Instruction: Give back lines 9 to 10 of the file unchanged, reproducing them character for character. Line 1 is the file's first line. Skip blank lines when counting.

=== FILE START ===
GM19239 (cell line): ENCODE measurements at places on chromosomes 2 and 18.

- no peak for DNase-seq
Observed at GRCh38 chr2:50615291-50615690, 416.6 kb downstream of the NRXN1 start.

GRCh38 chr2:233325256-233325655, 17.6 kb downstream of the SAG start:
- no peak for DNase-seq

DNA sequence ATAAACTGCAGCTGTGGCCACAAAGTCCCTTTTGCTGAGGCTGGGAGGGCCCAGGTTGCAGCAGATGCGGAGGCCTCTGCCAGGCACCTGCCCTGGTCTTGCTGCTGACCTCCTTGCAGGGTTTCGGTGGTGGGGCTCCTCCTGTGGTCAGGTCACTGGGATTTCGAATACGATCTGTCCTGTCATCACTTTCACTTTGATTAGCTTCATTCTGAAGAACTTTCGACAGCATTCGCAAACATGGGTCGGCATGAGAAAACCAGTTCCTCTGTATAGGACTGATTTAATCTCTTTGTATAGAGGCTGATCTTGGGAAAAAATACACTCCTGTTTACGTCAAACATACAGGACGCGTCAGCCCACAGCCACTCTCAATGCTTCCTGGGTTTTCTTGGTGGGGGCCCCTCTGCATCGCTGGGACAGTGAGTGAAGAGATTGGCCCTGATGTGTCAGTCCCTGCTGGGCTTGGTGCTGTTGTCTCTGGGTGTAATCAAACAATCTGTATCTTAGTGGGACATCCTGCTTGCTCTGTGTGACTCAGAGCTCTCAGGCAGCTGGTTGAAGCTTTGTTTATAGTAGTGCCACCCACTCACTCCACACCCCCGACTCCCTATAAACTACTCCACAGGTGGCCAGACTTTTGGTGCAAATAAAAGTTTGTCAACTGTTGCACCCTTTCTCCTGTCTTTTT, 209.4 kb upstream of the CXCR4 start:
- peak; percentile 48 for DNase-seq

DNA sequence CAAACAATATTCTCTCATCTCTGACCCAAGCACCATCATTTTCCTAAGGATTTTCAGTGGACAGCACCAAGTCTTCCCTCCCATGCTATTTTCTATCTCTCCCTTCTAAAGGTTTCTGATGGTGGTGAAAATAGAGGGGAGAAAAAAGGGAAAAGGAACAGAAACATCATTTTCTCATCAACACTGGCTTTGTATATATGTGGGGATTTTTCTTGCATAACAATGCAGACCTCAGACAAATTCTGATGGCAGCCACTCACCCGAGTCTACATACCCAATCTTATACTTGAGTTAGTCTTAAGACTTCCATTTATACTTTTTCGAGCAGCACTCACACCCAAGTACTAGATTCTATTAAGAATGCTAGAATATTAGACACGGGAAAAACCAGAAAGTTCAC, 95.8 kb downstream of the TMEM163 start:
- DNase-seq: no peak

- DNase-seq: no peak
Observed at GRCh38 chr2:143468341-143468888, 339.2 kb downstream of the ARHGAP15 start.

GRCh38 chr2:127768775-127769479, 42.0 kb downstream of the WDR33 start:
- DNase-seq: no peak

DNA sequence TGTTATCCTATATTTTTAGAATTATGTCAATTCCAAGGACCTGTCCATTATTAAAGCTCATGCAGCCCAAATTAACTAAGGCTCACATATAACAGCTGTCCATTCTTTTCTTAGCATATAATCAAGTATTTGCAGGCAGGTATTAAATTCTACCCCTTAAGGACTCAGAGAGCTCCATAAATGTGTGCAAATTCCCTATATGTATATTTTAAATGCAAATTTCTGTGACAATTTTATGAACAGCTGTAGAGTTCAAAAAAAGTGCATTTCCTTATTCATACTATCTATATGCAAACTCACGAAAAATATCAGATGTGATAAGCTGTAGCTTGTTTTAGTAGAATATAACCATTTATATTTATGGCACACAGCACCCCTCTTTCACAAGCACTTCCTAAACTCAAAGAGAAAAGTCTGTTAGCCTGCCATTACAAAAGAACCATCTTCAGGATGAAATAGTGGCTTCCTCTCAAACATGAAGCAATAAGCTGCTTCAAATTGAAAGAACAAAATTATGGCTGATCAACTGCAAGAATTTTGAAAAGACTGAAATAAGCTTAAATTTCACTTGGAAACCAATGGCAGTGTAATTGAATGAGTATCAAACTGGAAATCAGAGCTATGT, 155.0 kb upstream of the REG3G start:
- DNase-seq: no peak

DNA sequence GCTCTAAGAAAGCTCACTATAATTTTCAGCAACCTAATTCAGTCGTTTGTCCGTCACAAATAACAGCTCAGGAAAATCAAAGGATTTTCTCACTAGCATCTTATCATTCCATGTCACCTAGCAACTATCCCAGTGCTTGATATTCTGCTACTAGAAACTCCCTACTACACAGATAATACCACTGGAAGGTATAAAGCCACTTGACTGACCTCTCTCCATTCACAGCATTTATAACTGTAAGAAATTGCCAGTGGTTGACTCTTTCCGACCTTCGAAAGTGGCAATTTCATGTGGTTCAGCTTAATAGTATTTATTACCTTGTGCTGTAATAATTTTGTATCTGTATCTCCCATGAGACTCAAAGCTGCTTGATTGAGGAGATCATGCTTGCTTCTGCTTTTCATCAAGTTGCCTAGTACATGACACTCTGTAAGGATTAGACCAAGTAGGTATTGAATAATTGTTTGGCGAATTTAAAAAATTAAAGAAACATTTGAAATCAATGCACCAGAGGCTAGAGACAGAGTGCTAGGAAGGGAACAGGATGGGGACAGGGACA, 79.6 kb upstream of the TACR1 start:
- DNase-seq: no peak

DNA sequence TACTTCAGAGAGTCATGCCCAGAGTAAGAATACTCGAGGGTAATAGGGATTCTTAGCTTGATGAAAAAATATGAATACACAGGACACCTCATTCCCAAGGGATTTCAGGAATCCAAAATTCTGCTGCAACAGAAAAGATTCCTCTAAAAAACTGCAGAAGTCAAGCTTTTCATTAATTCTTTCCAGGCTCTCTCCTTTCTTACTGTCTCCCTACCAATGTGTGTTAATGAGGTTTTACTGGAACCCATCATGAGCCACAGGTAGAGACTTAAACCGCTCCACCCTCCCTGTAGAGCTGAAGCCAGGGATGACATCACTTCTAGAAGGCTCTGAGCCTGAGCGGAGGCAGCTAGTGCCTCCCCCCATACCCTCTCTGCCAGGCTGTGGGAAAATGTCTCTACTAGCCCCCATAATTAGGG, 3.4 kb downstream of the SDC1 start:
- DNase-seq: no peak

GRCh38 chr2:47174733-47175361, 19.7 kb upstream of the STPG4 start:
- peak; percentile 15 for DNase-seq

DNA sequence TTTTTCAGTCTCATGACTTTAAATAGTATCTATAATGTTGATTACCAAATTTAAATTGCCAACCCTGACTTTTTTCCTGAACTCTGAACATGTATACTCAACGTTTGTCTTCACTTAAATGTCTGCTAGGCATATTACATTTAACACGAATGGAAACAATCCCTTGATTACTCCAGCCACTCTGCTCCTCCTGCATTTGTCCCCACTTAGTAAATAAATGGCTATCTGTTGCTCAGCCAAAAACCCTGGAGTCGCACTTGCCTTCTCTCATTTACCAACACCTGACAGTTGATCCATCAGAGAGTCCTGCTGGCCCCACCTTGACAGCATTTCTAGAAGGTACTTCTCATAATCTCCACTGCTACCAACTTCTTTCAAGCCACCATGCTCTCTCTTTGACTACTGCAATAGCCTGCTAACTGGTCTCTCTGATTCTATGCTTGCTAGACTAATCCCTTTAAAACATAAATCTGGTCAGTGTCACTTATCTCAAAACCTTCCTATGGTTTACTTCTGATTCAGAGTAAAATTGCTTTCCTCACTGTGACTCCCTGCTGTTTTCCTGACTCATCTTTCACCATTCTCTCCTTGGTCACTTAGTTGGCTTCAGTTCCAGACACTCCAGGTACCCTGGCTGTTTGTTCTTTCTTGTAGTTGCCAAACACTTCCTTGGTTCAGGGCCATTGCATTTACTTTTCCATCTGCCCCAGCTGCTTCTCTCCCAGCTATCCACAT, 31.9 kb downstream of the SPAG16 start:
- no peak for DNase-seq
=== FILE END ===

- DNase-seq: no peak

- DNase-seq: no peak